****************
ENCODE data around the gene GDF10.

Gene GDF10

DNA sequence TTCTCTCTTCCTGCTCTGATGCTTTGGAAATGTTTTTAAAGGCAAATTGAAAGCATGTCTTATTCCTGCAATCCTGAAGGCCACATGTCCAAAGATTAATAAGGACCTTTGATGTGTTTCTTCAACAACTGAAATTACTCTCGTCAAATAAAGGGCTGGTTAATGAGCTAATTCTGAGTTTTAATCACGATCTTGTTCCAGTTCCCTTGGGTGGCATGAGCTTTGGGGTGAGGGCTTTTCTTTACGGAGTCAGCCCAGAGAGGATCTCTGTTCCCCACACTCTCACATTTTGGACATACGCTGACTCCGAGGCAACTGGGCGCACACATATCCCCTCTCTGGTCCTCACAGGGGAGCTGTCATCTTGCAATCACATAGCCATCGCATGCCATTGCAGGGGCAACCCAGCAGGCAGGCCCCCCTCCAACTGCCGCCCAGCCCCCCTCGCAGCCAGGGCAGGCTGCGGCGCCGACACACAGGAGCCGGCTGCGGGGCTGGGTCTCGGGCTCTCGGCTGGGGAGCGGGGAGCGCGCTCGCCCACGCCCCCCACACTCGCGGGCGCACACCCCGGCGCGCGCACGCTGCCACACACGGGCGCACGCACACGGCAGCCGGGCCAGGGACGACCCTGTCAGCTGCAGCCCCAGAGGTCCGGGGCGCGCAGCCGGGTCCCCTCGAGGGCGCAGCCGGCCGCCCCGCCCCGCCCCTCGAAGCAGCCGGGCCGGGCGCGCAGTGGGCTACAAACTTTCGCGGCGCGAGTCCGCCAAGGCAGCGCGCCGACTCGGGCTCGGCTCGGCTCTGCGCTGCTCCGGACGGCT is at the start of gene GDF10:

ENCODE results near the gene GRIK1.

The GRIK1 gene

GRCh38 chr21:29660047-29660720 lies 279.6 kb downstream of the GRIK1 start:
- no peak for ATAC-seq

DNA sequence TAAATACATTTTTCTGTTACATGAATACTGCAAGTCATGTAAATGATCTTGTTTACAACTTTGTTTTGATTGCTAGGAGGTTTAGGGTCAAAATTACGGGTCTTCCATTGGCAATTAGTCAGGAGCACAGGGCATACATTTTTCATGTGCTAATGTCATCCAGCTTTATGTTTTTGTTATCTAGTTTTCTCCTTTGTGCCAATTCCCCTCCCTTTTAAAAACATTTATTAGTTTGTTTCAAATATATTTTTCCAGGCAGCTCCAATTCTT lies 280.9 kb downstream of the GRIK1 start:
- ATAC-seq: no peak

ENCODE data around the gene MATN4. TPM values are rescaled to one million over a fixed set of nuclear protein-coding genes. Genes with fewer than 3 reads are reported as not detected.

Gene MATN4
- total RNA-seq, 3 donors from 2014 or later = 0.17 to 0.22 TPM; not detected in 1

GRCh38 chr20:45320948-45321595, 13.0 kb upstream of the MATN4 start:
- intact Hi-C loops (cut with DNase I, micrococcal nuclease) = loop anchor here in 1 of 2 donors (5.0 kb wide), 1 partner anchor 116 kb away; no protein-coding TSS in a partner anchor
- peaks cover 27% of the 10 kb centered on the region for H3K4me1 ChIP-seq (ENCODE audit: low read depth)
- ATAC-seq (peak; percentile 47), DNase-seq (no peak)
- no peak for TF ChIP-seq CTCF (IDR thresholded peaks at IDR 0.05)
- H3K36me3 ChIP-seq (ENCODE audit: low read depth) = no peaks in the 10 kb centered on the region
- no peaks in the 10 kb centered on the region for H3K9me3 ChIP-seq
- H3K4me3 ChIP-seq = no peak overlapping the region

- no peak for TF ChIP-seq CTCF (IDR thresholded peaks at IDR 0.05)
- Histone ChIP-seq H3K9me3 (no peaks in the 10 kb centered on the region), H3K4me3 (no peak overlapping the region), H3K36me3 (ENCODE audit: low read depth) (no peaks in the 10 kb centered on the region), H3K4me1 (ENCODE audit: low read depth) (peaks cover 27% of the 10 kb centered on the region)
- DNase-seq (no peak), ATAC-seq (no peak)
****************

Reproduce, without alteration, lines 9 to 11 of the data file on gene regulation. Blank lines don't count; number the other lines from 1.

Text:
- ATAC-seq: no peak

ENCODE data around the gene MATN4. TPM values are rescaled to one million over a fixed set of nuclear protein-coding genes. Genes with fewer than 3 reads are reported as not detected.

Gene MATN4